A theory is great. It gets you thinking, designing and planning. However, unless you take all the theory and the work you built around it and implement it, it is entirely useless. Today, I present six critical questions you need to ask when implementing Customer Experience theory in your Customer Experience reality.
The concept of implementing the plans you make from theory is significant to me. It began back in my executive position at British Telecom. In that role, I had many bright consultants come in to share fabulous theories. I found theories tiresome after a while, and I began saying, “That’s all very interesting. Now, how do I implement that in my day-to-day operations?” The clever consultants did not have a satisfactory response!
Choice Architecture, a principle that psychologists have studied for decades, is the concept that describes how the presentation of information affects people’s decision-making. Framing is the tone you use to present your options. How you frame the choices changes your results. These two concepts can help you present your goods or services to customers in ways that influence them to respond the way that you want and drive more value ($$$$) for your organization.
I have had the same mobile (cell phone) company in the UK for around 25 years. However, I am about to leave them—and they don’t know it. With my imminent departure on the horizon, I wondered how do organizations avoid customer defection? It turns out that customers usually indicate they are going to leave, and you can see it in their habits.
I see it happen all too often as a global Customer Experience consultant. Customers leave, and companies have no idea how it happened. We discussed this problem on our recent podcast, and how this comes down to not understanding your customers’ motivations and not executing a proper segmentation based on these motivations.
Have you been to the Congo? If not, can you describe the weather? How about the vegetation?
Now tell me why you thought that? Did you see a movie or read a book about the Congo? Did you travel to a nearby country and guess that the Congo was probably a similar experience? Did you or someone you know someone who went to the Congo?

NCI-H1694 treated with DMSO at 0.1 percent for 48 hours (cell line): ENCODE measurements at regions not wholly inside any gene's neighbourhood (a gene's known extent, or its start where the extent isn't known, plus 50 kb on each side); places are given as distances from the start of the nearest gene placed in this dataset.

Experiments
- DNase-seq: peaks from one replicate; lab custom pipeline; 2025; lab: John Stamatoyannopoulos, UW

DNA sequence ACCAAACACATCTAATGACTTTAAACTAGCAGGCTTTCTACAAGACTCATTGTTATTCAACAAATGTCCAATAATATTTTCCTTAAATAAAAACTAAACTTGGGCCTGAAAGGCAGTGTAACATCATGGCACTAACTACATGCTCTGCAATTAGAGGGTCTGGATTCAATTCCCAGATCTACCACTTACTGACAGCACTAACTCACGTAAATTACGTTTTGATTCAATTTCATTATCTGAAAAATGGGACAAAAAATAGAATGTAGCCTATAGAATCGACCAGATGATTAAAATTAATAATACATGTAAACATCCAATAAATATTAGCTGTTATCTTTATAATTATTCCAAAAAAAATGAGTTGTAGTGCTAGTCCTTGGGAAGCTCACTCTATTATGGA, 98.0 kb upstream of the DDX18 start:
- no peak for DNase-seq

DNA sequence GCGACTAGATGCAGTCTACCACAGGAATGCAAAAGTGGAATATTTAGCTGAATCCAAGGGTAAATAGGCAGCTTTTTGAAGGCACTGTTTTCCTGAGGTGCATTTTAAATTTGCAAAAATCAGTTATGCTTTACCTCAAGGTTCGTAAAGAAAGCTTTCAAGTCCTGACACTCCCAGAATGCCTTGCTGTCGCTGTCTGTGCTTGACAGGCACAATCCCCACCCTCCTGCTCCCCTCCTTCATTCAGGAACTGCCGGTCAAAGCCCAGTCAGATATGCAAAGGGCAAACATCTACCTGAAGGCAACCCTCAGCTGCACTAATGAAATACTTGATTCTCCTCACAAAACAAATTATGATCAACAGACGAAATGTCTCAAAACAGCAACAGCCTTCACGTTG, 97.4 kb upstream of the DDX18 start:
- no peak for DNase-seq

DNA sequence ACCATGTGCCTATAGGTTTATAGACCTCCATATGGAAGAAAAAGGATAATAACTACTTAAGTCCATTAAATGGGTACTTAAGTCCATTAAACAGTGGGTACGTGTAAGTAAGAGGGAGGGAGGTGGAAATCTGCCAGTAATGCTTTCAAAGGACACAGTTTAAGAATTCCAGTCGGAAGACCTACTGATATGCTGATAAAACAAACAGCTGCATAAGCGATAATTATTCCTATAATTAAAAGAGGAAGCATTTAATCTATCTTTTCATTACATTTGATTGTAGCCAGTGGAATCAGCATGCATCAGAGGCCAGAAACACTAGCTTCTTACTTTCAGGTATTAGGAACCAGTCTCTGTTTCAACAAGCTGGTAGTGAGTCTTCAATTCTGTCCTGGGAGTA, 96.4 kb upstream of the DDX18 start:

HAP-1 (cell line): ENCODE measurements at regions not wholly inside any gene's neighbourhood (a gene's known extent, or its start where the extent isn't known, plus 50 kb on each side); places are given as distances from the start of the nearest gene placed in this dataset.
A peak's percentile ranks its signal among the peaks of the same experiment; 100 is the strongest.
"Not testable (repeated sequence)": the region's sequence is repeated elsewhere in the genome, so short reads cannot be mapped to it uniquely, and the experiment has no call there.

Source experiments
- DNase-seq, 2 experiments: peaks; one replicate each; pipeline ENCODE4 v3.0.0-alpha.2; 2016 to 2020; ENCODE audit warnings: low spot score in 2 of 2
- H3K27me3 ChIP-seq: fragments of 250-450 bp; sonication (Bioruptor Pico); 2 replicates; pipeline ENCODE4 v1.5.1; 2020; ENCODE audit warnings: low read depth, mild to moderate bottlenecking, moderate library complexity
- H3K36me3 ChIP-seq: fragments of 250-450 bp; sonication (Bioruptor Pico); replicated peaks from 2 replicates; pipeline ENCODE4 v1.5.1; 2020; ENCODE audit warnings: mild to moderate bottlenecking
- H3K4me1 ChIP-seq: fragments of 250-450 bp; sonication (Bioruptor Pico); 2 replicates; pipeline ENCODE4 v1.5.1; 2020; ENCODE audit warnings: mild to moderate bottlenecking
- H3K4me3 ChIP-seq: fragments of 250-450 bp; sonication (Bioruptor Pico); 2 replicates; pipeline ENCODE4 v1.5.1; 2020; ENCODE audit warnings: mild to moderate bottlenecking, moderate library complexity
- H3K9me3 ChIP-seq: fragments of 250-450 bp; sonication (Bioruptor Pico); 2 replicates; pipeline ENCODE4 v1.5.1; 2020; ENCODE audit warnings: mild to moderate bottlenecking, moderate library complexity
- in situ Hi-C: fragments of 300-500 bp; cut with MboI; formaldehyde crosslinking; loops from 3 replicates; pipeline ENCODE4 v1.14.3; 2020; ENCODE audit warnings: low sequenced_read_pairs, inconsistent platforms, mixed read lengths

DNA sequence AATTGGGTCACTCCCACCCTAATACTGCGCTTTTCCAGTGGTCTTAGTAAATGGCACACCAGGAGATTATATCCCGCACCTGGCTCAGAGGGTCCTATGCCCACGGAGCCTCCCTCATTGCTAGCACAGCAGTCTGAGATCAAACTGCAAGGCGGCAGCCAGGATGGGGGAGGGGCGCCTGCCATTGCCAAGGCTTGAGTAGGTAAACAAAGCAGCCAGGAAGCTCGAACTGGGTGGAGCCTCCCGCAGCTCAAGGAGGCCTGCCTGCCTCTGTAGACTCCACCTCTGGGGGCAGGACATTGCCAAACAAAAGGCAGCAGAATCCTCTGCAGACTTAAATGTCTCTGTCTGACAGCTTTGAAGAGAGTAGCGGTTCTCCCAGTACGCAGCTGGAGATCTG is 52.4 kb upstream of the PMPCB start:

Now, to be clear, there isn’t a wrong answer here. You could have gone to the Congo even. The point I am getting at is that all of us have expectations about the Congo that came from somewhere, whether it was a personal experience or reading Joseph Conrad’s Heart of Darkness in secondary school. These expectations are also an example of a Reference Point.
We all have a Status Quo Bias when it comes to decision making. Also called Status Quo Inertia, the Status Quo Bias is our preference to keep things the same or maintaining a previous decision. Your customers have one, too, and you can use it to get them to do what you want in your Customer Experience.
In the 80s, two professors, William Samuelson and Richard Zeckhauser wrote an article for the Journal of Risk and Uncertainty called, “Status Quo Bias in Decision Making.” They discovered that in a series of experiments that how they framed choices had a significant effect on the participants’ decisions. Subjects made hypothetical investment decisions on a questionnaire, which presented the investment options in different ways. Whenever the researchers identified an option as the status quo, that was what participants chose most often. As the professors say in their paper:
Many organizations have called to tell us that their Customer Experience initiatives are not performing like they did. The results that were once skyrocketing have plateaued. They are surprised by this turn of events, but we are not.
As global Customer Experience consultants, we know that Customer Experience is less of a destination than a journey. Where you are going with Customer Experience (i.e., what customers want) could change and the work you do on the route (i.e., the way you deliver a Customer Experience) will also need to change. In other words, what got you where you needed to go yesterday is not going to get you where you need to go today. You have to embrace new thinking and approach Customer Experience differently.